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First look at CartoDB 1.0 data mapping platform

Just spent a couple of hours looking through CartoDB, an open source, cloud-based data mapping platform that was introduced at Google's Where conference last night.  CartoDB seems impressive for a 1.0 version. It's makes mapping easy for beginners and offers increasing functionality for those with more technical prowess. The example below shows releases of toxic chemicals in Alameda County, California and took about five minutes to make.

For the beginner

CartoDB has done a great job of making the simple tasks easy to do. Uploading data to create an embeddable map is fairly straight forward and takes just a few minutes. 

If you have a spreadsheet (Excel, CSV, or even a GPS eXchange Format) with longitude or latitude you can simply drag the file to your dashboard and CartoDB creates a database.

upload files


CartoDB then creates a table that you can filter or edit. 

Table example


Click on the map tab and your map markers are plotted automatically. If your spreadsheet contains additional columns of data, you can customize the size of the markers based on the value for each location as I did here and in the embedded map above.

custom bubbles


Spreadsheets with addresses can be geocoded but it requires a little work. But don't worry, it isn't hard — simply type in the columns you want to use as shown below. 

 Geocode data


Finally, click the Share This Map button and you get a window where you can adjust the zoom level and get an embed code. 

embed code


Working with boundary files

Many map files, like ZIP Codes or census tracts, are polygons. And CartoDB can handle most of these specific map formats including ESRI SHP files, Google's KML files, Open Street Map and GeoTIFF.  

Uploading one of these files works the same way, simply drag the files onto your dashboard and voila! You get a database and a corresponding map. 

You can then click on the map tab and adjust the colors to get a thematic map.

Thematic Map


Probably the biggest drawback for beginners will be the lack of an easy way to join a secondary data file with a map file.

What's that mean? Let's imagine that you have a map file of ZIP Code boundaries and you want to add some demographic data to your map. CartoBD does not allow you to do that from the browser. 

As a result, any data that you want to display in the map must already be part of the file or needs to be joined to it in another program. There are a host of free and open source programs that allow you to do this, including QGIS, geocommons and IndieMapper.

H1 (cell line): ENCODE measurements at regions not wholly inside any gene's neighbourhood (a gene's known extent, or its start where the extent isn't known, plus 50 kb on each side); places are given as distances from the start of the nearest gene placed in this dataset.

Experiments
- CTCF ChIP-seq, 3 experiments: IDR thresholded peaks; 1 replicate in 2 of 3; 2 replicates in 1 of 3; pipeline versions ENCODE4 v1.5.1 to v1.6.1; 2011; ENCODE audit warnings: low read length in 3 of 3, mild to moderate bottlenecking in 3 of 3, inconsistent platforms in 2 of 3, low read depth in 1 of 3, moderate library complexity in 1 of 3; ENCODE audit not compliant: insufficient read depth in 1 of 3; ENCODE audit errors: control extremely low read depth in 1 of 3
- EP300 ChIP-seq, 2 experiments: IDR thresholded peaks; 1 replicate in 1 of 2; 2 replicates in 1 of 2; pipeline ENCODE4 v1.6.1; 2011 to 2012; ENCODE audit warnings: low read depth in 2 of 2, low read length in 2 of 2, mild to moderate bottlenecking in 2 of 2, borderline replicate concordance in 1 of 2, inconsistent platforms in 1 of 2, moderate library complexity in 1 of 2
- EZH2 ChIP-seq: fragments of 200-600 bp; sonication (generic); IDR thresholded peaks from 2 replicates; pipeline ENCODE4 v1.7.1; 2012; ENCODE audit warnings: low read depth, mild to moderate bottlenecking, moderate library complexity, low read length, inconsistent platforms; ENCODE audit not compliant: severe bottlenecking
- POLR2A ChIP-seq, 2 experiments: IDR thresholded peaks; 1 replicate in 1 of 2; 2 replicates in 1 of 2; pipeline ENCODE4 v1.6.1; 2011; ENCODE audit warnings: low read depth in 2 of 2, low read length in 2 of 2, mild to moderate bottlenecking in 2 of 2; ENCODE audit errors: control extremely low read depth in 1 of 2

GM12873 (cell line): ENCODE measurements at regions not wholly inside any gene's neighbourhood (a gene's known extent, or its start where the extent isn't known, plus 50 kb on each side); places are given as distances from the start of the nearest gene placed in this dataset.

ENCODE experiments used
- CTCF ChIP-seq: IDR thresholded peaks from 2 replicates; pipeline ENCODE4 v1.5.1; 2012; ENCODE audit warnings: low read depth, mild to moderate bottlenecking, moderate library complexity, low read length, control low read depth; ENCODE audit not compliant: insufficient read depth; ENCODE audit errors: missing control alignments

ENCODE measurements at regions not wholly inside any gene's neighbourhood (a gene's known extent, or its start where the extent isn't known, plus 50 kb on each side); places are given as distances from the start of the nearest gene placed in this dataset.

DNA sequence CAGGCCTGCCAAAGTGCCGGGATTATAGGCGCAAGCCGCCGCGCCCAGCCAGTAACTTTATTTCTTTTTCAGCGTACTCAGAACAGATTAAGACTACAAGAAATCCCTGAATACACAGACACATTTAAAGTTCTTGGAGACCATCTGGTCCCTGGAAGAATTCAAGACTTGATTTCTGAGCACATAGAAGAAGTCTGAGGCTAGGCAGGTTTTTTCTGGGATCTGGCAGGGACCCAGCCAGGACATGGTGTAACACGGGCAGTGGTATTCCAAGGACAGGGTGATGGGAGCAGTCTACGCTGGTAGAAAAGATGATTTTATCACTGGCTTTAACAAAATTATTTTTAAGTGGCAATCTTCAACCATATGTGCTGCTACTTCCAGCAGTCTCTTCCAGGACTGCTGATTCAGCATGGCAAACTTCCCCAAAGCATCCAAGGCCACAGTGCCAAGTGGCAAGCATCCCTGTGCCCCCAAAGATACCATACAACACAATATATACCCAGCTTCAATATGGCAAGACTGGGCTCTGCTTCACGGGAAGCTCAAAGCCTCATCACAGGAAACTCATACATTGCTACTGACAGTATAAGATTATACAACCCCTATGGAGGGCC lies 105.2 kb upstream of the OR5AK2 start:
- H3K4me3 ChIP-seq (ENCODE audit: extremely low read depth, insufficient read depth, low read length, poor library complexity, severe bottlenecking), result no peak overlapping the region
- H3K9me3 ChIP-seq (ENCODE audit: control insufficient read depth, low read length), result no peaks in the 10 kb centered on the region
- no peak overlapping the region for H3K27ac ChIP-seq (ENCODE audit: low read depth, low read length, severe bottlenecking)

The other, more difficult option is to use the CartoDB APIs. Here's a tutorial so you can see what's required.


Using the Carto language

Once you have data in your boundary map, you can create color-coded thematic maps using the default customizations or you can use the Carto language.

Carto is essentially CSS for maps and is part of the free TileMill package from MapBox. I won't get into it here but if you've used CSS you'll pick it up in about five seconds.  Here's an example of the Carto editor:

carto editor


Powerful APIs for propeller heads

The best parts of CartoDB are the APIs.  It's here that a little programming knowledge goes a long way.  With the SQL API, you can use standard SQL statements in a URL to retrieve your data. If you prefer to use jQuery, GET and POST requests are supported. You can also create complex queries that use multiple tables.

Requests are returned in the JavaScript Object Notation (JSON) so they can easily be manipulated with JavaScript. You can also request GeoJSON (JSON with geographic coordinates included). 

CartoDB also offers a MapsAPI (an extension of the SQL API)  that allows visualization based on requests. You can use the API to change your vectors to a range of tiles for faster loading, include an SQL request and specify Carto styles at the same time. You can even integrate with Google Maps.

But by far one of my favorite features is the ability to change projections. If you know your projection ID number, it's this simple:

http://{account} ST_Transform(the_geom,4147) FROM {table_name}

In this case 4147 is  Hanoi 1972 (EPSG:4147) projection. Simply replace that with your preferred projection ID.

This robust API is what set's CartoDB apart from similar offerings like MapBox

CartoDB also distinguishes itself through it's API and it's large range of dynamic queries.


CartoDB is available as an open source project so anyone can download and hack. It also sells hosting and support as a service. There is a free plan that is limited to 5 public tables. Paid plans range from $29 to $149 per month and tables can be private.

The pricing is pretty reasonable for many organizations but cash-strapped companies or solo publishers may have to look for free alternatives. 

In many ways CartoDB is similar to the MapBox platform. But where MapBox charges for bandwidth, CartoDB pricing limits the number of maps you can store. 

It's an interesting byproduct of the open-source world that CartoDB will ingest and publish MapBox's TileMill files. According to CartoDB's Carlos Martinez, "both teams are highly supportive and keen contributors to each others products."

What I didn't cover

There are a lot of features that I didn't cover here, including Google Map integration, libraries in different programming languages, authentication and analysis tools.

You can see the Version 1.0 announcement from CartoDB on its blog and several tutorials are available on it's Vimeo channel.

Len De Groot is the Interactive Design and Data instructor for KDMC at UC Berkeley. He teaches in the Graduate School of Journalism and will lead a Data Mapping for Beginners workshop on July 23, 24 that is open to the public.